Wednesday, 6 February 2013


The local paper had an article about visiting wineries.    It addressed some issues that on reflection are probably obvious, such as,  you don't have to taste all the wines, nor do you have to drink the whole sample - it's fine to tip out anything that you don't taste.  It also stated that it's OK to ask for a second taste.

What the article didn't address is the touchy subject of, do you have to buy?

We've certainly been to wineries where people - especially tour groups - have arrived, tasted most of the range and left empty handed.  No doubt that's why some wineries have signs stating that tour groups require prior arrangements.    After all, it's hard to stack a couple of dozen bottles under the seat on a mini-bus!

Morris Wines
However,  we find it hard to walk out completely empty-handed, especially if it's a quiet day and you're the only ones present.  Yes, we have done so, but if it's obvious that the wines don't appeal, we consciously try and restrict our sampling in terms of both range and time.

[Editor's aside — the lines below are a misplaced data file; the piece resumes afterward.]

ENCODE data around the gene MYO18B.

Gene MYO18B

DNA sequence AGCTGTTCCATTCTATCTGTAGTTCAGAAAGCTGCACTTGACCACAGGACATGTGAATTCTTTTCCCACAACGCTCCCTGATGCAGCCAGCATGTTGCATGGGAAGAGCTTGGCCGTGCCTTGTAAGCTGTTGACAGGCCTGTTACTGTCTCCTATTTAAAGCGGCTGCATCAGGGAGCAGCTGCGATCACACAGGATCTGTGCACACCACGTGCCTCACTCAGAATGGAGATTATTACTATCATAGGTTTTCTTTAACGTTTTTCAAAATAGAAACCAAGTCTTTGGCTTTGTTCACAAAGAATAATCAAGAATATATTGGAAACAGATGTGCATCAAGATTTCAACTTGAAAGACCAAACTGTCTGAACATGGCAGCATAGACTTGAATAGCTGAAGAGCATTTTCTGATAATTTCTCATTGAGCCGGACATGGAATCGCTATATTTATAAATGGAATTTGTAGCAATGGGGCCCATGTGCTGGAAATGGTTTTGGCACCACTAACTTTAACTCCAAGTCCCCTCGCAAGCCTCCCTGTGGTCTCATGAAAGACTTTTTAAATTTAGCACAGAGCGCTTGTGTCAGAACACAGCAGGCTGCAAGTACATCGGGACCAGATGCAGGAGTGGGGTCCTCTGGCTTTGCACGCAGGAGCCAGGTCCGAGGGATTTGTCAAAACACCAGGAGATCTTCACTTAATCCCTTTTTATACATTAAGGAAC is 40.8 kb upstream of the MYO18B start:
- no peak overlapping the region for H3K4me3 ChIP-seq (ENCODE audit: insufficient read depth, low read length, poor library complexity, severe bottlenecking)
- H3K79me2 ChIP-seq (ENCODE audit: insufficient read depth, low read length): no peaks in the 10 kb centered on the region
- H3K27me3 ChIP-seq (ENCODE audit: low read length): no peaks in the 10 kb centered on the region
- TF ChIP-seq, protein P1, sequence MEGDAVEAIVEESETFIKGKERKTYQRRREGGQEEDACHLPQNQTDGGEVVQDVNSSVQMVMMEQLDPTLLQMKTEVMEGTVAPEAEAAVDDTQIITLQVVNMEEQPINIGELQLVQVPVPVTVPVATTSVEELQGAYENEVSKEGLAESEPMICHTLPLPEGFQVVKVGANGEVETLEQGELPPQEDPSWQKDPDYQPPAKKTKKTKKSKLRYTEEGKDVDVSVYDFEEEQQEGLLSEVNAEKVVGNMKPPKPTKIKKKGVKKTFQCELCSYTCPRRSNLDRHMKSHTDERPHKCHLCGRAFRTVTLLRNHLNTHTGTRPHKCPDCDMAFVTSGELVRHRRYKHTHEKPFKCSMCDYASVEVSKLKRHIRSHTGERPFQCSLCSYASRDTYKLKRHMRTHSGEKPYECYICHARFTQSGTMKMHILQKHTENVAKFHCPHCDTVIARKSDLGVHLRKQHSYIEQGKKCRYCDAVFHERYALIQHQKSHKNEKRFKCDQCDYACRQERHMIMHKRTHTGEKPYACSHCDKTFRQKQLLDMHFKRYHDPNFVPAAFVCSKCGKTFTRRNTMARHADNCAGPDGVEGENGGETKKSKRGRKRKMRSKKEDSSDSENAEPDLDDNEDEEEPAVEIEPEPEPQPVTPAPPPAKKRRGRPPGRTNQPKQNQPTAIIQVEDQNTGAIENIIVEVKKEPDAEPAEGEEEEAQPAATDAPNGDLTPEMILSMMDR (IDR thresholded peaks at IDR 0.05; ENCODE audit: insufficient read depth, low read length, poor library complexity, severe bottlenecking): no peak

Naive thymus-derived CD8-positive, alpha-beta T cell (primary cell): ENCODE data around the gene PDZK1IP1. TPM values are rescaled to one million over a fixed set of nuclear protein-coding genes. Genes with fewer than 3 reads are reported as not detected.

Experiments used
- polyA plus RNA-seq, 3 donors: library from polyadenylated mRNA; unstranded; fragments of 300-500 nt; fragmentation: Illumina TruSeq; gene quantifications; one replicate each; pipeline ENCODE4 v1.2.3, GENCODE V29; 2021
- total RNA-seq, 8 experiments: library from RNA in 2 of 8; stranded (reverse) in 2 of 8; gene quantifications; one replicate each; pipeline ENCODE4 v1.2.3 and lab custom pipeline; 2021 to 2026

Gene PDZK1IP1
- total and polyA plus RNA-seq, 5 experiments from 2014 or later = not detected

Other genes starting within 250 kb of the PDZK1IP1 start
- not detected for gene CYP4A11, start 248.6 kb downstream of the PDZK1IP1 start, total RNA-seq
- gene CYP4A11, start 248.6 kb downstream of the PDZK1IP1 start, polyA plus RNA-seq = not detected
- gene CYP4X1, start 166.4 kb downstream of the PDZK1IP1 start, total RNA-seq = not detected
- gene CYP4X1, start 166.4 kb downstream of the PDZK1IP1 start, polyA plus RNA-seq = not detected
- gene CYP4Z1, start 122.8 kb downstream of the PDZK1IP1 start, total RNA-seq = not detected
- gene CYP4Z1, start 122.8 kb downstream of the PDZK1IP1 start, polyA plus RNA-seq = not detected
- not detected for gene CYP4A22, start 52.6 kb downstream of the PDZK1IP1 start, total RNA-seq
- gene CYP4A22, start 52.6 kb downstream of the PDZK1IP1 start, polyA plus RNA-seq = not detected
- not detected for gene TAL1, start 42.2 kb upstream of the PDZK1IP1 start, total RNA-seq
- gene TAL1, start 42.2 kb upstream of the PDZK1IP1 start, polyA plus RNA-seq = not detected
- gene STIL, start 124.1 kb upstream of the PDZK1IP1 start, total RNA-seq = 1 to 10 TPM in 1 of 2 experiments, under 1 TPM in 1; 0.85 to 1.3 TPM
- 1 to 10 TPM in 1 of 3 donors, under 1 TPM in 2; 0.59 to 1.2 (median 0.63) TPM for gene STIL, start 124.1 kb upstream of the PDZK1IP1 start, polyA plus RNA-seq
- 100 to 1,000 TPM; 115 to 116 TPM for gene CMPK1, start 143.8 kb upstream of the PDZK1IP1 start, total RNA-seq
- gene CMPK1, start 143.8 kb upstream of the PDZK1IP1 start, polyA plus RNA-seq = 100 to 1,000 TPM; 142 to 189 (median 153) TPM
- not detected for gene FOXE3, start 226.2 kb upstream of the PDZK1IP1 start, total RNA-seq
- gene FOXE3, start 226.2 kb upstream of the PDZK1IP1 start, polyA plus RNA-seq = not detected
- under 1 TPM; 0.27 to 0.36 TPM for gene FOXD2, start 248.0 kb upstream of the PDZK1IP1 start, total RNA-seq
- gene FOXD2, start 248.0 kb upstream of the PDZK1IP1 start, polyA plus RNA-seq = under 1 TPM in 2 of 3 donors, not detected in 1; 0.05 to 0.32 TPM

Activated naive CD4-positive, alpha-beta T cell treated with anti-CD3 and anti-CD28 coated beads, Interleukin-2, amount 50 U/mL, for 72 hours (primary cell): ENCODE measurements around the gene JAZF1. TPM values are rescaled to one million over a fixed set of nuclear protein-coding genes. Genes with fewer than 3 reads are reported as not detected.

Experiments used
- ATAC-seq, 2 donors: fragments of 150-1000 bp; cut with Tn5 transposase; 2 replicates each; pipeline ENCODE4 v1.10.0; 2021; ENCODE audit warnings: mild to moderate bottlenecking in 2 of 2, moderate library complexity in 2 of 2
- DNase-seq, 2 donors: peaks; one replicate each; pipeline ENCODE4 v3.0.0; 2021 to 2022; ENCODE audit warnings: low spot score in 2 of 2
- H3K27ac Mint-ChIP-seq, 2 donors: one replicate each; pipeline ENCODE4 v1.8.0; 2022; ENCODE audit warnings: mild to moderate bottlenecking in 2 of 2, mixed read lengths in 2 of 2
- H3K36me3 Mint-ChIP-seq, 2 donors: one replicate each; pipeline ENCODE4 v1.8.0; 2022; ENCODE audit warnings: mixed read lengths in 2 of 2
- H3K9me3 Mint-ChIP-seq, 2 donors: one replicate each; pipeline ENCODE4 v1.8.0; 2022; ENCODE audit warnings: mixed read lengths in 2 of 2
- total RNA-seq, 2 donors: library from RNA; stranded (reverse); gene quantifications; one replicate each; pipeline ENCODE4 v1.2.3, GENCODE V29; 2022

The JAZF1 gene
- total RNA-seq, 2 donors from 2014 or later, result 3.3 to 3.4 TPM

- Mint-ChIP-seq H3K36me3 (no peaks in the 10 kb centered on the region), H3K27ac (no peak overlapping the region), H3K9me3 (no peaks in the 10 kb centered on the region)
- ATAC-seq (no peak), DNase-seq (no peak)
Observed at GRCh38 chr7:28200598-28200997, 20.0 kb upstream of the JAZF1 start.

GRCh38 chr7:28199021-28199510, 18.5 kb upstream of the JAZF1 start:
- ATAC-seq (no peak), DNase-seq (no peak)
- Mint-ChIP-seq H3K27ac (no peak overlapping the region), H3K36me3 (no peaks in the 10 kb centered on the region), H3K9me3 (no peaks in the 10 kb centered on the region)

On our recent trip, we put these principles into practice.    We visited All Saints (Wahgunyah) with its lovely grounds and interesting glimpse into the winery and Morris Wines (Rutherglen) with the galvanised iron character of a previous era and a couple of wines that we liked. 

On the way home, we called in at Fowles (Avenel, conveniently located right on the freeway), mostly for the coffee, which we preferred to the wine.

All Saints

All Saints

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